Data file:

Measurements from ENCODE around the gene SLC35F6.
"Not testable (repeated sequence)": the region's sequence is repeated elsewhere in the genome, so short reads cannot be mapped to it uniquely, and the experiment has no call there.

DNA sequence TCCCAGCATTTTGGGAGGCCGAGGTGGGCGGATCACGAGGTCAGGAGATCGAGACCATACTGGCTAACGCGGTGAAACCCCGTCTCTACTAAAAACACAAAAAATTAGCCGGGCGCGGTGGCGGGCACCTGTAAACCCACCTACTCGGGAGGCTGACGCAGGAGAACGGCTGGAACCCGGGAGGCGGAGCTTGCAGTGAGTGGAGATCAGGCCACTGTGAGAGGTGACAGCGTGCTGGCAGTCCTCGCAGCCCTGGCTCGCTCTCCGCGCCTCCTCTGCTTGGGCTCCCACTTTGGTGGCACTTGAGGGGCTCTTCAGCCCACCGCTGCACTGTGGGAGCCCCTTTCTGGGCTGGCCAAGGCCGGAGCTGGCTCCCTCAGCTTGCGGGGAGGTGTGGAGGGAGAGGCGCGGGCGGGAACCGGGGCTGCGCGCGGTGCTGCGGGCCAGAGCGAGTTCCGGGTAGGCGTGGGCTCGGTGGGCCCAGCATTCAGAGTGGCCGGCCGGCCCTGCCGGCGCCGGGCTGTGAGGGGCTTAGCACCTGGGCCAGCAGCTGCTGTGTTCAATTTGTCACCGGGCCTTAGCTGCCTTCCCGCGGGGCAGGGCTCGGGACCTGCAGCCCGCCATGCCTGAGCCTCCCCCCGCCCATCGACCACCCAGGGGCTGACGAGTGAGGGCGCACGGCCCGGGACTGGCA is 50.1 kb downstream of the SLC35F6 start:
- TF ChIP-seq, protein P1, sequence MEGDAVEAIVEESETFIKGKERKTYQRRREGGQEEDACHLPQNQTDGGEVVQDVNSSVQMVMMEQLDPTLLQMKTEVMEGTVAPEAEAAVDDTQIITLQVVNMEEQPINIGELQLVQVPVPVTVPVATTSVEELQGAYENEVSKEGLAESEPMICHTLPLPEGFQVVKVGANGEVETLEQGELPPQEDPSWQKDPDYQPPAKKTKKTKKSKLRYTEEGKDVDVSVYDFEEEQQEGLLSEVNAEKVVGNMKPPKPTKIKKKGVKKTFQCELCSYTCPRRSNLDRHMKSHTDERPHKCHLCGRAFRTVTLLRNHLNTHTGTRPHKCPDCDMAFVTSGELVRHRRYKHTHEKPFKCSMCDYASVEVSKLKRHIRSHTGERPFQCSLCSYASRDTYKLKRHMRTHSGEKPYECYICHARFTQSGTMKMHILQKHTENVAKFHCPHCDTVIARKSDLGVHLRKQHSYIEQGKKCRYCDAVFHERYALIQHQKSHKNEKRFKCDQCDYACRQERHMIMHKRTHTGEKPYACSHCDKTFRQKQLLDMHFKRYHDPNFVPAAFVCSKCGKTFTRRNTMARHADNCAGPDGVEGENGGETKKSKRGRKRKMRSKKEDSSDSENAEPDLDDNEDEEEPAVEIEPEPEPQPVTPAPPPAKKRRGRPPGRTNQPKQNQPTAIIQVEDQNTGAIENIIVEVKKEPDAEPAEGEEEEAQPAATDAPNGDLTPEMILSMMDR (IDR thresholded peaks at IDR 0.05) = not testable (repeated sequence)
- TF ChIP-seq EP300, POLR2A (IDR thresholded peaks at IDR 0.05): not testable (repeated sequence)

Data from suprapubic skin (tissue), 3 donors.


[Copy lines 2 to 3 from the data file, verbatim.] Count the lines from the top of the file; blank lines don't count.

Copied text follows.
"Not testable (repeated sequence)": the region's sequence is repeated elsewhere in the genome, so short reads cannot be mapped to it uniquely, and the experiment has no call there.

DNA sequence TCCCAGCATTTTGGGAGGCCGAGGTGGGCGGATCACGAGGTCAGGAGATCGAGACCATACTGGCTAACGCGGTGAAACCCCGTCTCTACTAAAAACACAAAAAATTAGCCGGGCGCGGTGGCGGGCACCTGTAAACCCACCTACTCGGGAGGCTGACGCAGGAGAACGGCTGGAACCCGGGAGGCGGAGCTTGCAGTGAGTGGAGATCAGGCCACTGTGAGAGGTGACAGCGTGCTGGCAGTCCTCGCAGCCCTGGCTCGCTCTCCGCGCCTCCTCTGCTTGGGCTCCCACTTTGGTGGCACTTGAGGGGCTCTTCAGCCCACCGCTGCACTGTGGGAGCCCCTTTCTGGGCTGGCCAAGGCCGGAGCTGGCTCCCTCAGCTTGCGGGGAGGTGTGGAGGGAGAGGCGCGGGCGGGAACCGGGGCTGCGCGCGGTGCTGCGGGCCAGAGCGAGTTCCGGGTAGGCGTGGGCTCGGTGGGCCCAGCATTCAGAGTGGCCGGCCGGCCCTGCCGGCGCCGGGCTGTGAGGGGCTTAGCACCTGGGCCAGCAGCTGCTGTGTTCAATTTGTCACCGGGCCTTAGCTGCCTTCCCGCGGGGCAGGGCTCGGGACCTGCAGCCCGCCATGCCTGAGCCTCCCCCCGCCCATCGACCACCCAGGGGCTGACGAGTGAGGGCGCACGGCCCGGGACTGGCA is 50.1 kb downstream of the SLC35F6 start: